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Low new mortgage rate becomes higher over time

Discussion in 'Property Finance' started by Burramys, 3rd Mar, 2016.

  1. Burramys

    Burramys Well-Known Member

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    I have an IO mortgage with CUA, taken out in July 2015. The rate was good to start but CUA has bumped it up, to 4.67%. A friend is looking at CUA, and was offered 4.14% or so. There was no mention of a honeymoon rate. It seems that CUA may be getting people to apply with a low rate and then increasing it over time.

    Is this correct, and does anyone know of other lenders doing this? TIA.
     
  2. Terry_w

    Terry_w Solicitor, Finance Broker, CTA Business Member

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    Heaps doing it. Often cheaper rates for new customers compared to existing.
     
    Tim86 likes this.
  3. Jamie Moore

    Jamie Moore MORTGAGE BROKER - AUSTRALIA WIDE Business Member

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    If it's an investment loan it's probably had a couple of rate hikes outside the RBA. I don't know what CUA has done but most banks increased IP rates and then later increase variable rates (so two increases in a short time).

    Your friend might be taking out a ppor loan which should have a lower rate than investment.

    Cheers

    Jamie
     
  4. Burramys

    Burramys Well-Known Member

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    Thanks for the above advice. I was unaware that the increase as I described was so widespread. My friend June was looking to refinance an IP mortgage, currently 5.67%, which is 100 basis points more than I am paying at present. Even if the new mortgage is stepped up over time she will still be in front, and will recover her exit fees within a few months. Given the higher lending requirements from late 2015, I would expect higher IP rates compared to those for a PPOR. Now that the higher lending requirements have been bedded down, will the IP-PPOR rate gap remain more or less the same?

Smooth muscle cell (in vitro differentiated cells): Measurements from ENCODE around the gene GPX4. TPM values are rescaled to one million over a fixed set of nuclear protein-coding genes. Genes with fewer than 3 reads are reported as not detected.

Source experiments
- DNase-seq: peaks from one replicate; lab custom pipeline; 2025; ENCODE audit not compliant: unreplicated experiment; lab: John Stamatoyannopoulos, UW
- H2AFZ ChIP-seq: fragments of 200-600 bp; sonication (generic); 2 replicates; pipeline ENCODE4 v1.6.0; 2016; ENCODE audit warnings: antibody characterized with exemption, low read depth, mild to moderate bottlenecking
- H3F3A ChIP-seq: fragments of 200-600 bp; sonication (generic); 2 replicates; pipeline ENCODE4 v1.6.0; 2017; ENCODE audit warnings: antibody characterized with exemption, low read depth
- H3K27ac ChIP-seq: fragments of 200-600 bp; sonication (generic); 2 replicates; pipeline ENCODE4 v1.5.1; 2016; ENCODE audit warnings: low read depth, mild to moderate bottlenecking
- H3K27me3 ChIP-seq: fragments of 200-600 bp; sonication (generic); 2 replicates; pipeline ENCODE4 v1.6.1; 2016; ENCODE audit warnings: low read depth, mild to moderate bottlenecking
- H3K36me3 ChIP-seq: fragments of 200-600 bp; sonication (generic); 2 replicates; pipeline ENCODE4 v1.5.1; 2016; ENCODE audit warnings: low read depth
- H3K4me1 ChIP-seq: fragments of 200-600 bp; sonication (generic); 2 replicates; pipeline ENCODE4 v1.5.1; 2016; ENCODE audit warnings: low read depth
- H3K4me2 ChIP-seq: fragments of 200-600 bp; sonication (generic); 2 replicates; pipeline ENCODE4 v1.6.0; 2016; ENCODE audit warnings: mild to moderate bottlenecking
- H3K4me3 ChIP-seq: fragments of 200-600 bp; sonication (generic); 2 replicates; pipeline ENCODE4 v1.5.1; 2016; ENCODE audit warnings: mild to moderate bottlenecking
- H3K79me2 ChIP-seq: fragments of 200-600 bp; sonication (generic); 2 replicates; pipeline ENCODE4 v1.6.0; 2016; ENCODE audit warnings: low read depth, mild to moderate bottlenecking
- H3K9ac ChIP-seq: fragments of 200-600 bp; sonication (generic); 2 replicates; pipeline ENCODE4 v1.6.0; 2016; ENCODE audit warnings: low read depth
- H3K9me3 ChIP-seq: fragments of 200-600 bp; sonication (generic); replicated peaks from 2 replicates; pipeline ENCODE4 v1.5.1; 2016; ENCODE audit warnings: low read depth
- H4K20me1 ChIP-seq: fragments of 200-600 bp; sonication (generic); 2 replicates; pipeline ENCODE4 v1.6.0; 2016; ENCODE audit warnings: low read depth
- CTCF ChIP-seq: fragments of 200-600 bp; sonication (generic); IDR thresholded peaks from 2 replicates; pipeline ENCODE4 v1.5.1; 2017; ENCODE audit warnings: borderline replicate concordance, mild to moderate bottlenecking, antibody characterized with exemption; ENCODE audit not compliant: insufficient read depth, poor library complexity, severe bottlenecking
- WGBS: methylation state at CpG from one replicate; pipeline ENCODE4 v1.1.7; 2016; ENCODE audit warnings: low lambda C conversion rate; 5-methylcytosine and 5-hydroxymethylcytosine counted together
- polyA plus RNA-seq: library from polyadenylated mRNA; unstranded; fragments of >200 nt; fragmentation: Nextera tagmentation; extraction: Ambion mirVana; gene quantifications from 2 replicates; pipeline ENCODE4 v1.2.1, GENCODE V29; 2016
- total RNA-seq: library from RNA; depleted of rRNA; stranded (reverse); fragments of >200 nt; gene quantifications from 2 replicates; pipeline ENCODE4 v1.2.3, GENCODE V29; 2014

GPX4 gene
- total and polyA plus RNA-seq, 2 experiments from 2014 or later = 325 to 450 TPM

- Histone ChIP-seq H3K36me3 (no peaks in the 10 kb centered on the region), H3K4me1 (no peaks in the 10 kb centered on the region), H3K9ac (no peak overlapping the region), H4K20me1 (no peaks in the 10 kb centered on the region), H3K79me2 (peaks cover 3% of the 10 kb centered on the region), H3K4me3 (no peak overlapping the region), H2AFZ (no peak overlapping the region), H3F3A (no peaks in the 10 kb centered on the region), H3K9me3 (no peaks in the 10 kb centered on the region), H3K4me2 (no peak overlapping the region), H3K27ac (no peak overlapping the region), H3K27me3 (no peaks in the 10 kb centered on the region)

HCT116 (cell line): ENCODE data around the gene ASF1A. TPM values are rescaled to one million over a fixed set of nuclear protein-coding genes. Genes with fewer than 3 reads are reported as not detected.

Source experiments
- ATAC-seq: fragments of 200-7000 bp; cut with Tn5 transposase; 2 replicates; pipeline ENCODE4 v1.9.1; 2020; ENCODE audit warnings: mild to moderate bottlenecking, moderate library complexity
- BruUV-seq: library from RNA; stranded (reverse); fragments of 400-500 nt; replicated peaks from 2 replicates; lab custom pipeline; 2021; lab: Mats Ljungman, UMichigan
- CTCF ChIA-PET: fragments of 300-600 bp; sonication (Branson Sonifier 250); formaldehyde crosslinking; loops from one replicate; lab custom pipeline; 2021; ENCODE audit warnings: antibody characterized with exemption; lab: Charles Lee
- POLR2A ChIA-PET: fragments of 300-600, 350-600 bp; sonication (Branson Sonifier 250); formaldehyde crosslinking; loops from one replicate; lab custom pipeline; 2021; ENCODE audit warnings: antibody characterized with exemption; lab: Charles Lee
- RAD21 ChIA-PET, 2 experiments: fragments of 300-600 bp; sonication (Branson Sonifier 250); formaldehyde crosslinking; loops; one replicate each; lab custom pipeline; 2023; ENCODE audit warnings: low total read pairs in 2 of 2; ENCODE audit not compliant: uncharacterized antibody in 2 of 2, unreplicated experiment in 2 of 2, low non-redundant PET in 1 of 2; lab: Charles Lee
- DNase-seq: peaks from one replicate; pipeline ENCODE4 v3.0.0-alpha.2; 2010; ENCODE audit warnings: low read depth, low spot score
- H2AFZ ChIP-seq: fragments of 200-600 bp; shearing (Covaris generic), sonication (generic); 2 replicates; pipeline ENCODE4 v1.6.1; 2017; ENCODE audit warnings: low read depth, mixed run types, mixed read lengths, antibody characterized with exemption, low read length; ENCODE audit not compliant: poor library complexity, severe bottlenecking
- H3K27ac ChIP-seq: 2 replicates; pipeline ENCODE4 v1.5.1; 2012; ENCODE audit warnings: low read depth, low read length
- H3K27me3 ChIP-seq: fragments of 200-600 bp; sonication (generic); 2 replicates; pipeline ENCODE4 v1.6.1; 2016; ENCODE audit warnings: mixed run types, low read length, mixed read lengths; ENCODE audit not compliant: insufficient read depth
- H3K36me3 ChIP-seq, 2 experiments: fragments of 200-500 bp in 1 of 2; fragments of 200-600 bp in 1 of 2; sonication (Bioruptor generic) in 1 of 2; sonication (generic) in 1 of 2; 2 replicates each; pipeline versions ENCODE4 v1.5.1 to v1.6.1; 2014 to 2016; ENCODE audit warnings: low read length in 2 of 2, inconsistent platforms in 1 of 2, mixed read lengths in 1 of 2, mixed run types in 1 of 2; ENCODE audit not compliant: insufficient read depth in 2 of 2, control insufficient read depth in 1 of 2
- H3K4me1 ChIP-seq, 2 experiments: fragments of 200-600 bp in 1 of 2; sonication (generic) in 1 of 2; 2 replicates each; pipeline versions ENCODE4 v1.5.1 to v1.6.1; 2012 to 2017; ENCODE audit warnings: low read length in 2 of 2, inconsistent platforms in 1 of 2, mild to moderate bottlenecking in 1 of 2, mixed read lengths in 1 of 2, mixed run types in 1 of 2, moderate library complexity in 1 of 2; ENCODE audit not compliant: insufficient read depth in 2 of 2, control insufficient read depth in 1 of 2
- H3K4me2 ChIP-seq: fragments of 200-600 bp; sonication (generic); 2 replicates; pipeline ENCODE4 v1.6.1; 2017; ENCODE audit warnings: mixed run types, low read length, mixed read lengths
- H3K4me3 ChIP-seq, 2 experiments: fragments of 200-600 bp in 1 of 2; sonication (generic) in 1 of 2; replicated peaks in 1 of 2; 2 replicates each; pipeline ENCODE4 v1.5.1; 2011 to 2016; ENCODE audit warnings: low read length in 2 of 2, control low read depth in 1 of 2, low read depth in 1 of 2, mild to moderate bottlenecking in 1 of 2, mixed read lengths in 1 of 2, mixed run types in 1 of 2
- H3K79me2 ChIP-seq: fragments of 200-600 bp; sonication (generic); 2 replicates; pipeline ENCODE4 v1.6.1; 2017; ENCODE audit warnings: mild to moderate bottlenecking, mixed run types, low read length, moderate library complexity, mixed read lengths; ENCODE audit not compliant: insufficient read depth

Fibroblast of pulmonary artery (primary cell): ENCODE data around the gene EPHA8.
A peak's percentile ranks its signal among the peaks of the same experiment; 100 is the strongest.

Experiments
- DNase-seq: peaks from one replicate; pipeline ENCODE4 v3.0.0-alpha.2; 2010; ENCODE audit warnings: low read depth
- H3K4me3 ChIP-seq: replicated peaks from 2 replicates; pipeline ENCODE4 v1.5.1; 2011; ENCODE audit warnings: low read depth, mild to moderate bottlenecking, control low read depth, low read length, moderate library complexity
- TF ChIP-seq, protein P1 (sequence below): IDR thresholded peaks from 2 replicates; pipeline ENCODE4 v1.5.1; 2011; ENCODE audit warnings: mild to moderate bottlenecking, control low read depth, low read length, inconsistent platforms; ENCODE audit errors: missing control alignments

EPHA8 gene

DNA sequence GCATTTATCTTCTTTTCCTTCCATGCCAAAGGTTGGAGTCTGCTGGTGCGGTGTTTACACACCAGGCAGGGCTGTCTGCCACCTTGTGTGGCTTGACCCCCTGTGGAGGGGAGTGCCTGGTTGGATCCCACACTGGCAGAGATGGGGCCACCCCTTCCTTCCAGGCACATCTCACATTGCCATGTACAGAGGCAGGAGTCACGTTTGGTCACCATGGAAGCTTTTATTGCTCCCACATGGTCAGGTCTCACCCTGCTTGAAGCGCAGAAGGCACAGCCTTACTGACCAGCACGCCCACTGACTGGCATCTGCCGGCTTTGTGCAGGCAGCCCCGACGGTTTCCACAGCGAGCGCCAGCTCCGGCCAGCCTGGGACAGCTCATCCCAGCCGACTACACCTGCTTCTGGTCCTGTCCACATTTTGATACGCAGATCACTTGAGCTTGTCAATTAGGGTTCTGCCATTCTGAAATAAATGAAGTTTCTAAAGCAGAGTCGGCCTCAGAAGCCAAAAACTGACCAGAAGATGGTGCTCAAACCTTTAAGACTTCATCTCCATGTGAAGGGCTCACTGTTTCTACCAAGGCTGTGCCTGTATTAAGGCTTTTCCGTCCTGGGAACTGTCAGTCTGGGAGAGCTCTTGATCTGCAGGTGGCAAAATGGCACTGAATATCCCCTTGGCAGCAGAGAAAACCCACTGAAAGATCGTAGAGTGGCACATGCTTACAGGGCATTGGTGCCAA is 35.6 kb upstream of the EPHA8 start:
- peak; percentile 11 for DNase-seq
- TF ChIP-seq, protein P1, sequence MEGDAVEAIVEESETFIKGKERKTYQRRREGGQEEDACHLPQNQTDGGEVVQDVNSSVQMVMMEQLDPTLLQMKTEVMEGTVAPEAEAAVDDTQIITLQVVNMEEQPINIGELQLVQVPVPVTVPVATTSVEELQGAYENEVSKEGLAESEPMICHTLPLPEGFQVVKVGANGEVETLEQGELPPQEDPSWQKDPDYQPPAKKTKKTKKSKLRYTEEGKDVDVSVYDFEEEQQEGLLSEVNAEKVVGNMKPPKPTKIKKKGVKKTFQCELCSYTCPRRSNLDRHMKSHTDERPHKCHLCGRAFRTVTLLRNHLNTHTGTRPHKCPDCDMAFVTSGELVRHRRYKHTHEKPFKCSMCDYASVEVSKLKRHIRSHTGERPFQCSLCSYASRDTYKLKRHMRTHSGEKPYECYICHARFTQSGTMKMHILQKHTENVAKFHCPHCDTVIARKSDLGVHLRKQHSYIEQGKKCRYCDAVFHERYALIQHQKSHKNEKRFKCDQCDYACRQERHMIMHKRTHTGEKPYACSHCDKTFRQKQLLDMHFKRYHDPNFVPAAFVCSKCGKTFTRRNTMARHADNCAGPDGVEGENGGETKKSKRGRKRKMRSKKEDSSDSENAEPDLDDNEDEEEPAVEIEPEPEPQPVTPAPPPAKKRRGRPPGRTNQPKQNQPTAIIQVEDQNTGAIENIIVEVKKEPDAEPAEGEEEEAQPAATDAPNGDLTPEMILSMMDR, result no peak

When looking for a new lender I saw that one lender offered about 50 basis points if I used the IP and my PPOR as security. Are you suggesting that refinancing by getting a mortgage on the PPOR for the IP would on balance lead to a lower rate? This can only be done once, and I'm not keen on cross-collateralisation. An easy solution is elusive.


    We are both after a good rate, IO and 100% offset, nothing else. The one I’m looking at seems best.
     
  5. Rolf Latham

    Rolf Latham Inciteful (sic) Staff Member Business Plus Member

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    Crossing ppor and ip for rate outcomes can have a sting later on.

    Obviously for some people the $ saved can't be missed which is why lenders like amp et al are playing such games to claw back market share.

    Ta

    Rolf
     
  6. Jess Peletier

    Jess Peletier Mortgage Broker - Australia Wide Business Member

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    It's not worth x-coll for a low rate - there are low rates out there with out it. May not AS low, but better when you look at the big picture and what you're actually getting for the small extra.
     
  7. Corey Batt

    Corey Batt Finance Strategist Business Plus Member